The Overseas Security Advisory Council (OSAC) was created in 1985 under the Federal Advisory Committee Act to promote security cooperation between American private sector interests worldwide and the U.S. Department of State.
The OSAC “Council” is comprised of 34 private sector and public sector member organizations that represent specific industries or agencies operating abroad. The member organizations designate representatives to serve on the Overseas Security Advisory Council to provide direction and guidance to develop programs that most benefit the U.S. private sector overseas. The Department of State’s Bureau of Diplomatic Security (DS) implemented the following recommendations for OSAC: to create the OSAC website, to create a Country Council Program, and to develop a Research and Information Support Center (RISC). A primary goal of OSAC is to develop an effective security communication network, consequently, OSAC invited all U.S. businesses, academia, faith-based groups, and non-governmental organizations to become constituents. There is no cost involved with OSAC constituency.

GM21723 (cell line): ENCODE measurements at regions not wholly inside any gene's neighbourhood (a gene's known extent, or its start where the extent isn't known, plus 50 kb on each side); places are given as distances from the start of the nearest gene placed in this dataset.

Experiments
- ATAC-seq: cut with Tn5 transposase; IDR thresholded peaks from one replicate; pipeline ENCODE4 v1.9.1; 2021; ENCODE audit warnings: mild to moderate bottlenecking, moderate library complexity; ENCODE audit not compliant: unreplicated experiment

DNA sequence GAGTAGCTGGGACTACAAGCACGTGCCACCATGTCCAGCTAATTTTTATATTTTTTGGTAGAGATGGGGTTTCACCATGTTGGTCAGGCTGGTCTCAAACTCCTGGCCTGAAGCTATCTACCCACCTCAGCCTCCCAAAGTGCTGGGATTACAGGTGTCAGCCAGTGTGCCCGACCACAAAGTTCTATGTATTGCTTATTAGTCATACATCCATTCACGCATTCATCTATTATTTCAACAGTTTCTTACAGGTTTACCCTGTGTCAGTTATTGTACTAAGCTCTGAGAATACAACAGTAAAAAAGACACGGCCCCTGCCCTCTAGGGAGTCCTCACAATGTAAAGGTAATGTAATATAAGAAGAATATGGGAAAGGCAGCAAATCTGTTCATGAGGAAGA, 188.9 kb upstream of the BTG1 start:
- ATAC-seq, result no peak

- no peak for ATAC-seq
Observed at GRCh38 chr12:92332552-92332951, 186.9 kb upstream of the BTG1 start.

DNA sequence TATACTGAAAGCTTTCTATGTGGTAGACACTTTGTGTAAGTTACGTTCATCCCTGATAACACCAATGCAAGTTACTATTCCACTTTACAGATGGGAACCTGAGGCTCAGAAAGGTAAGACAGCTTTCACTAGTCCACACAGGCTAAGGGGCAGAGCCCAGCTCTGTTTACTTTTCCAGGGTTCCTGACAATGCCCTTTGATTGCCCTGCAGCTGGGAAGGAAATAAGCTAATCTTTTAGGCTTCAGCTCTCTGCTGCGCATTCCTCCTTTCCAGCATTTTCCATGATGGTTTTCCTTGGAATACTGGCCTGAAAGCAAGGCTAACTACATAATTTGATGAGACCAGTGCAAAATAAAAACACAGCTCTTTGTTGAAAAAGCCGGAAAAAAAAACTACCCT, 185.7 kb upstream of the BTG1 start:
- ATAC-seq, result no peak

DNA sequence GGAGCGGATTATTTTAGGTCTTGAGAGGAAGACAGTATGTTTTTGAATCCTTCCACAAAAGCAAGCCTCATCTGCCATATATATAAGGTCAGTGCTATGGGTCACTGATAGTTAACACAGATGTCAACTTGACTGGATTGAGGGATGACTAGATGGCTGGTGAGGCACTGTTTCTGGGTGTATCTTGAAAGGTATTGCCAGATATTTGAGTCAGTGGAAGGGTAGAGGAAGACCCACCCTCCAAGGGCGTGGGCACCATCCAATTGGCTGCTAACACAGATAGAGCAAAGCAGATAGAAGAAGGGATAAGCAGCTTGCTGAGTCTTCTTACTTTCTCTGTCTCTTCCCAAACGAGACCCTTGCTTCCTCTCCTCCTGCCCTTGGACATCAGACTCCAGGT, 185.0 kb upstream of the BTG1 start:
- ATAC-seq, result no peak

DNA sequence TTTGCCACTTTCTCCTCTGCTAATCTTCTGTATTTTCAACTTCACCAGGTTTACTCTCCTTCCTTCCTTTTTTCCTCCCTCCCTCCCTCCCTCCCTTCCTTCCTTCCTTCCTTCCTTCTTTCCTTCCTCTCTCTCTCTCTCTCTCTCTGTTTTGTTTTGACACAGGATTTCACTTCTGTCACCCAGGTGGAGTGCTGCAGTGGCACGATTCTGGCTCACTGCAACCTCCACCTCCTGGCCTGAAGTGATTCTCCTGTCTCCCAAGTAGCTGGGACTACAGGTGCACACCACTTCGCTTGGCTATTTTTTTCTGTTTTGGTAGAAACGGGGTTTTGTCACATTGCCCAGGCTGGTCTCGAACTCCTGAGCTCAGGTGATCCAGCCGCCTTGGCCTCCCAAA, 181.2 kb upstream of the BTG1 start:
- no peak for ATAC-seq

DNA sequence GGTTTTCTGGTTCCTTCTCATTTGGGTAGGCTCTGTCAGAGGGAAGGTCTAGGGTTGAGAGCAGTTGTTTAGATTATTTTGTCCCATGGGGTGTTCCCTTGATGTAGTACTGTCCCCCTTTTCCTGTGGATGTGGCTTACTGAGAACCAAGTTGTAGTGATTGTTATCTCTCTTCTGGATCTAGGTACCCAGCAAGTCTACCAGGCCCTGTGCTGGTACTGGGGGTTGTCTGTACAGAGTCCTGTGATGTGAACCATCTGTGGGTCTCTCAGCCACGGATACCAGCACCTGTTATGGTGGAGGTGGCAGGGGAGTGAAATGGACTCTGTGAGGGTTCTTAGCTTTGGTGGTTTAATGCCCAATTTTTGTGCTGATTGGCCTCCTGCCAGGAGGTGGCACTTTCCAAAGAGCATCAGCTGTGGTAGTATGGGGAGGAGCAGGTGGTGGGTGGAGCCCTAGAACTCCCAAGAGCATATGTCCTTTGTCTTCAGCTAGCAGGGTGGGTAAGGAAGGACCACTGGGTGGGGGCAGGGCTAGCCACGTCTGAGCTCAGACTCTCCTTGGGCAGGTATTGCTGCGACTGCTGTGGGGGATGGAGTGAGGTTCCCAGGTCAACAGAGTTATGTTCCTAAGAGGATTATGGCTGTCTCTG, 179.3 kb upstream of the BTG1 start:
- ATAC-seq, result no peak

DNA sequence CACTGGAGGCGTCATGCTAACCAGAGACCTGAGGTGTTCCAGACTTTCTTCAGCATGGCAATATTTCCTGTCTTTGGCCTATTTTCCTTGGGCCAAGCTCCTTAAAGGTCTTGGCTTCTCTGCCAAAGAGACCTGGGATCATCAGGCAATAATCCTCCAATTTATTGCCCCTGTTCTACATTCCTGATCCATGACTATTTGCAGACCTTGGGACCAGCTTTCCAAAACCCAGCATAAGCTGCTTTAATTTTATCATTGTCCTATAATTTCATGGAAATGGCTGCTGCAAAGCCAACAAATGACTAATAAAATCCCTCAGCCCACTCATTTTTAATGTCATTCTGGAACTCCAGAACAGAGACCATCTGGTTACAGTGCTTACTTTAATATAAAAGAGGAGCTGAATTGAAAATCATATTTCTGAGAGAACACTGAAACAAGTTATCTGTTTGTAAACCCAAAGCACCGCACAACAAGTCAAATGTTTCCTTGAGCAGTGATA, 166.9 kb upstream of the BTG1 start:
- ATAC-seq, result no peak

The Council is established under authority of the Secretary of State pursuant to 22 U.S.C. § 2656 and in accordance with the Federal Advisory Committee Act (FACA), as amended, 5 U.S.C. App., and its regulations, 41 C.F.R. Part 102-3. The approval of this Charter by the Under Secretary for Management constitutes a determination by the Secretary of State that the activities of the Council are determined to be in the public interest and are directly related to overseas security functions of the Department of State
The increase in terrorism over the last 30 years and the continuing threat against U.S. interests overseas has forced many American companies to seek advice and assistance from the U.S. Government, particularly the State Department. In 1985, a handful of chief executive officers from prominent American companies met with then Secretary of State George P. Shultz to promote cooperation between the American private sector worldwide and the U.S. Government on security issues. The subsequent establishment of the Overseas Security Advisory Council (OSAC) has developed into an enormously successful joint venture. Today, over 5,000 U.S. companies, educational institutions, faith-based institutions, and non-governmental organizations are OSAC constituents. OSAC provides a forum for sharing best practices and provides the tools needed to cope with today’s ever-changing challenges and security-related issues abroad.